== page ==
Noise, noise, noise…the bane of any audiophile’s life. Remove it and you can really hear what’s going on. Paul Rigby wants to do that which is why he’s reviewing iFi’s iPurifier2
Very loud music. That is, music that hurts your ears. It isn’t always that way because the volume is too high. Loud music that causes you to wince and demands that you knock the volume knob down a touch isn’t always that way because of the music itself. Often, it’s down to noise which attaches itself to the music and distorts and its that distortion that does the damage. The music is a sort of body, a carrier that the noise sticks to like a barnacle on the hull of a ship.
Slightly confusingly, this form of noise is not readily ‘visible’ to the ear. It’s not like a pneumatic drill or a siren or a baby crying. This ‘noise’ is actually more like a curtain of sonic rubbish. It smothers sound. It veils music. It reduces clarity. It stops the silence in the rear of the music from giving your dynamic a clear base to spring from.
In aural terms, the noise comes from all over the place. It can derive from the mains which is inherently a noisy place, it can come from the environment in terms of mobile phones and Wi-Fi signals, it can come from the source itself such as mechanical or (in the case of a computer source) from electrically processed noise and so on. This distortive rubbish is not pleasant to listen to and means that much of your music is often concealed by a blanket of this stuff. Remove it and you hear more music. You, in fact, get to hear what your sound system really sounds like.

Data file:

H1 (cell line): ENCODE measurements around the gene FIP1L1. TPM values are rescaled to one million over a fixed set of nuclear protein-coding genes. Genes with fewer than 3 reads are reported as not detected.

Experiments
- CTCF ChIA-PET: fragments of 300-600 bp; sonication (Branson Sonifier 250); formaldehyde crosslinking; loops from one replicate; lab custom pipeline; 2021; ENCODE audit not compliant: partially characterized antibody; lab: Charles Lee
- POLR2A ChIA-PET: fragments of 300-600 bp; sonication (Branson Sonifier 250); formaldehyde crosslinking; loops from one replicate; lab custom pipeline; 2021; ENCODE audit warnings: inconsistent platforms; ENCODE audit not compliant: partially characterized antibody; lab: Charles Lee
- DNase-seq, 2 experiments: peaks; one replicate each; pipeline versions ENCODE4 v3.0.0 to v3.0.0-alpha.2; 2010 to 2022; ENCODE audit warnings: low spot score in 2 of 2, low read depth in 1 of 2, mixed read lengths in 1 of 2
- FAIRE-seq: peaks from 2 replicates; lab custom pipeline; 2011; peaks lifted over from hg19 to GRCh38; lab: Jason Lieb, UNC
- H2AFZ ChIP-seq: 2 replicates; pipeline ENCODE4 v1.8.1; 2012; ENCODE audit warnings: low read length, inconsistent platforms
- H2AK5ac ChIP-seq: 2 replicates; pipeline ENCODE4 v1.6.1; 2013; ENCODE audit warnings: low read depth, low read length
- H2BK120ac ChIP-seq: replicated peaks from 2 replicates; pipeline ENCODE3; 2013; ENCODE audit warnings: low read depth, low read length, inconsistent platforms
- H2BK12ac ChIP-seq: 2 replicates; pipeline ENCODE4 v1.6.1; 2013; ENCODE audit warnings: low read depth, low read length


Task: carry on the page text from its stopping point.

This new gizmo from iFi is designed to reduce noise from the USB port of your computer. Computers are horribly noisy products. Mainly because they are not geared to audio output (although they can obviously perform that task) and also because, while they are pushing music out to you, they are also being, well, computers and performing house-keeping tasks…which also produces noise.
This little block from iFi is fitted within an aircraft-grade CNC-aluminium shell anodised in titanium, featuring a host of keyword feature names such as: Active Noise Cancellation, REclock, REgenerate plus REbalance. Let’s go through them.
Taking technology directly from the Thales Spectra radar cancellation system deployed in the French Dassault Rafale jet fighter, iFi transferred it to its own Active Noise Cancellation.
How? According to the company, “An air defence radar is transmitting at a certain frequency; the signal is bouncing off the aircraft; a receiver on board the aircraft picks up the signal and a computer analyses its base frequency/modulations and an identical, out-of-phase signal is generated by an on board system to cancel out the enemy radar signal. By generating a signal identical to the noise signal but in the exact opposite phase, it actively cancels all the incoming noise. ANC is the perfect ‘antidote’ for power supply noise, the bane of USB audio.”
REclock is a ‘3-in-1’ feature that re-clocks/REgenerates/repeats USB audio datastream. The original iPurifier featured REbalance which has been carried over to the iPurifier 2. It removes the DC offset and ‘re-balances’ the USB audio signal.
For a USB 3.0 and 2.0 compatible input port and USB2.0 output port, the unit spans 62 x 19 x 18mm and weighs just 30g.
Part of the potential problem with the iPurifier2 is that, to get it up and running, you need to place a host of extra wiring in between you and the source which should, by rights, lower the sound quality by default. I know that adding a basic headphone cable adaptor that changes the termination plug from 6.35mm to 3.5mm reduces sound quality and that is just one metal connector. What you’re looking at here is an additional cable from the laptop to the iPurifier2, the iPurifier2 itself and a convertor block to enable me to plug the right cable into the reference Mojo head amp. That’s three extra sonic barriers, in theory. If I can put it in those terms. After all of that, I would want sonic improvements to be significant to warrant the potential barrier problem, never mind the extra inconvenience in terms of lugging all of this stuff around in a bag and have your desk at Starbucks/Neros/Costa table spilling with wiring and plugs. Of course, this perceived issue might just be that. Let’s see.